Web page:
Since the early 1990s, the American Cancer Society and the American Urological Association have recommended two prostate cancer screening tests:
This is a physical examination in which the doctor inserts his or her gloved finger into the rectum to detect any irregularity in the nearby prostate gland’s surface.
This prostate cancer screening test is a blood test that measures levels of a protein made by the prostate. Prostate -specific antigen testing uses chemical methods to provide a PSA number indicating how much of the protein is in the blood.
A combination of both the DRE and PSA is most effective in finding prostate cancer. Screening for prostate cancer in men without symptoms can detect tumors at an earlier stage, allowing for earlier treatment and potentially more favorable results.
- It is recommended that a baseline screening be done at age 40 and possibly again at age 45 before beginning annual prostate cancer screening at age 50.
- Annual prostate cancer screening is recommended after the age of 50 for men who have at least a 10-year life expectancy.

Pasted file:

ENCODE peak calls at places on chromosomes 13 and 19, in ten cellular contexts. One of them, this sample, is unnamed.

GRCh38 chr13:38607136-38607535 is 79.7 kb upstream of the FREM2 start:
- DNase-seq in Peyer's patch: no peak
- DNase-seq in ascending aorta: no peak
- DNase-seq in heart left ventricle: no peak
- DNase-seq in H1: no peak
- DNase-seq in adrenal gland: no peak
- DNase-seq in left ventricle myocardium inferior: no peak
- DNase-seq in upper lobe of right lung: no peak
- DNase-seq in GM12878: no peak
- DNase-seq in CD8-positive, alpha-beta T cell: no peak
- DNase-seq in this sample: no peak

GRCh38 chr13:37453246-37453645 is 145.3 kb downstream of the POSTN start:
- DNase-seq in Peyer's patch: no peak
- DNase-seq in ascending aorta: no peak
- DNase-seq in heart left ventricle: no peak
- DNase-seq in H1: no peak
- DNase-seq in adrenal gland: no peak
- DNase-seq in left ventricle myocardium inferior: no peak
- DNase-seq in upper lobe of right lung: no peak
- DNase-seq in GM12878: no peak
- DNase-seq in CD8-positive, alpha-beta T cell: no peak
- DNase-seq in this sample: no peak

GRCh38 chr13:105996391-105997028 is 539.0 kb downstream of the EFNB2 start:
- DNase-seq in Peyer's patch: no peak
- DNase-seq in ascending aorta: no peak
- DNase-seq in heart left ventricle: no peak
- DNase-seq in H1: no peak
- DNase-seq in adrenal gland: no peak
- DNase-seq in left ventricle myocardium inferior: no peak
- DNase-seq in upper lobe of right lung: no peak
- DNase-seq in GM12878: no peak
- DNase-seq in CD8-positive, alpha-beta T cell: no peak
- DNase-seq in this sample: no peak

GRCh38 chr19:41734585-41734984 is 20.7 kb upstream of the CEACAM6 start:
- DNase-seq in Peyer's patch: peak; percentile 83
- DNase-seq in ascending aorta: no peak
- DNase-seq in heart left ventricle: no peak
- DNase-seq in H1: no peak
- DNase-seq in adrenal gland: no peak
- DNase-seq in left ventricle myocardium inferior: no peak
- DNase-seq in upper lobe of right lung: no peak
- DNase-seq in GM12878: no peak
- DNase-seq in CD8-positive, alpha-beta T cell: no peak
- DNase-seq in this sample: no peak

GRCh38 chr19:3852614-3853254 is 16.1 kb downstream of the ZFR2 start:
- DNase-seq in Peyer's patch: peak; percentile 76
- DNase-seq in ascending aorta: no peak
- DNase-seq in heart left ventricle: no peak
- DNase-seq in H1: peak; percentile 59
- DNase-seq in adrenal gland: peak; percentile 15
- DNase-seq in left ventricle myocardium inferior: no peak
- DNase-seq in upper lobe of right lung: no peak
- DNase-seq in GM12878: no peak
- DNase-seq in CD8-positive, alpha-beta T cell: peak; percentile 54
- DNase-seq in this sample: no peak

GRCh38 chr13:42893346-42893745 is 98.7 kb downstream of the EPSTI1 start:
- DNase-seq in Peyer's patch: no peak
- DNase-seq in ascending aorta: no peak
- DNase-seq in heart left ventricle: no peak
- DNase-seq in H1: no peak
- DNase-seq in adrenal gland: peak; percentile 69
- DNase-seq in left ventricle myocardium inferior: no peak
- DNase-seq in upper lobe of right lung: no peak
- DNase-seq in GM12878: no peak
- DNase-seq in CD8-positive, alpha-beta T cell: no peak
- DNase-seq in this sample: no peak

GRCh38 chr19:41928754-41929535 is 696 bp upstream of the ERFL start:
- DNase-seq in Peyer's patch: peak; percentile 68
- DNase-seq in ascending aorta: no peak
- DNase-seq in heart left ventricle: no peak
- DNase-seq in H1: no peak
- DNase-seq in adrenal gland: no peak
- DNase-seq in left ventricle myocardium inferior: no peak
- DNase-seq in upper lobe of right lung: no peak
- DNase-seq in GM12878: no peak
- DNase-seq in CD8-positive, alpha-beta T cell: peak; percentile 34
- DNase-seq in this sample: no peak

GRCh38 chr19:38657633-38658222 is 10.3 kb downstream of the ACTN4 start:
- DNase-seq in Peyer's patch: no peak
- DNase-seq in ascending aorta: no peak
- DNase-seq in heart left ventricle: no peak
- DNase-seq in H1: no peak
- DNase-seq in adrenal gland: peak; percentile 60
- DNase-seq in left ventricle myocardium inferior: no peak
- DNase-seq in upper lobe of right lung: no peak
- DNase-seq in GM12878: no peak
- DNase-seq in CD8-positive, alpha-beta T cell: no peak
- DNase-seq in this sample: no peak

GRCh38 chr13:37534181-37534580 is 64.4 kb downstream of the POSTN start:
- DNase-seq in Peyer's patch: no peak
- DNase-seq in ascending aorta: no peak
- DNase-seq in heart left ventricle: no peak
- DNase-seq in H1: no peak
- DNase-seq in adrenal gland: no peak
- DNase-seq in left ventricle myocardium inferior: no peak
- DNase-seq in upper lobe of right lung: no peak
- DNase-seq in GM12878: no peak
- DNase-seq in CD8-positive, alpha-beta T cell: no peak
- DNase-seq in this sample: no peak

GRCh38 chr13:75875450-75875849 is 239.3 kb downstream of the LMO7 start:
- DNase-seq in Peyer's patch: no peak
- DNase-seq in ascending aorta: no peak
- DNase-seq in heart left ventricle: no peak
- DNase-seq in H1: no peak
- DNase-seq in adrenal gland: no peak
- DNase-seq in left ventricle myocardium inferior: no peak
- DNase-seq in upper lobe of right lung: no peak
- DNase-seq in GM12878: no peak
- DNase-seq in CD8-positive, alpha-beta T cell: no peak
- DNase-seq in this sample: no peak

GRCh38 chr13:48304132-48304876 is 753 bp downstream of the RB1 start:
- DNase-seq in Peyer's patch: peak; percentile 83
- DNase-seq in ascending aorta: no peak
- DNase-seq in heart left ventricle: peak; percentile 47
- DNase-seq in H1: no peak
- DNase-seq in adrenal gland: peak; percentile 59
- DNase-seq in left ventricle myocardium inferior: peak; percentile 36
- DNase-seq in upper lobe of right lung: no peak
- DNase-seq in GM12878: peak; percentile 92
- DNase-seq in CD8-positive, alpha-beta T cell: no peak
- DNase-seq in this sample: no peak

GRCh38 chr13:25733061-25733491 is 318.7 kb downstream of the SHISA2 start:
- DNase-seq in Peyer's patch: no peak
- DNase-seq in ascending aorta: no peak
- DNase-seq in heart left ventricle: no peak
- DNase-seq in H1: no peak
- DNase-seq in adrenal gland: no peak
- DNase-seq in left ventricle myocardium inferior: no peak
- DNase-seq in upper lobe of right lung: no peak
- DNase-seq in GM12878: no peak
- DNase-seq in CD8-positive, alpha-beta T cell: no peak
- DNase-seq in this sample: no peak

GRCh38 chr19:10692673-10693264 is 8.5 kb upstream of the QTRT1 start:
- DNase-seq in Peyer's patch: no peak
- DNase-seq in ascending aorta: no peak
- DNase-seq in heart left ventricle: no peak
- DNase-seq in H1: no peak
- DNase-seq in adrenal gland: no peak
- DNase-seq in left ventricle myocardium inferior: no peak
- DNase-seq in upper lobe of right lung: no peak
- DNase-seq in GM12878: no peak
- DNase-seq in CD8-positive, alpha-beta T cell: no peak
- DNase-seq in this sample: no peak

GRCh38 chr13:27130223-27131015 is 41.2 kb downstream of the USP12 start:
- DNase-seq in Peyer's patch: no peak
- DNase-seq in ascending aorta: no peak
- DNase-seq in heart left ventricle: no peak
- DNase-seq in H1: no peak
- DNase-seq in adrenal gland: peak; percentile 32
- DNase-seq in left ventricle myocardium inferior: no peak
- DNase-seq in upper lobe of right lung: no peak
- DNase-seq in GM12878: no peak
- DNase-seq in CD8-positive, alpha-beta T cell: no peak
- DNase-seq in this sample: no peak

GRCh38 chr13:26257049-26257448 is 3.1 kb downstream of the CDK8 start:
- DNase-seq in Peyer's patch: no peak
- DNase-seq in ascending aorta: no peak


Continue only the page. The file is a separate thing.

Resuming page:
- Men at high risk, such as African Americans and men who have a first-degree relative (father, brother or son) diagnosed with prostate cancer at an age younger than 65, should begin prostate cancer screening tests at age 45.
- Men at even higher risk (with several first-degree relatives who had prostate cancer at an early age) could begin testing at age 40. If the results of this initial prostate cancer screening test are less than 1 ng/ml, further testing might not be needed until age 45.
- Understand from your doctor the benefits, side effects and potential risks of PSA screening.
- Ask questions regarding early prostate cancer detection and treatment so that you can make informed decisions about testing.
- As discussed earlier, digital rectal examination (DRE) and Prostate-Specific Antigen (PSA) testing are most effective when used together to detect prostate cancer.
- A PSA of less than 4.0 ng/ml does not mean that you do not have prostate cancer. A normal DRE does not mean that you do not have prostate cancer.
- Conversely, an abnormal DRE or a high PSA level does not necessarily mean that you do have prostate cancer. Some elevations in PSA may be due to benign (not cancerous) conditions of the prostate. If you do have a PSA result of 4.0 ng/ml or higher, your doctor will work with you to determine the cause of this elevated PSA level.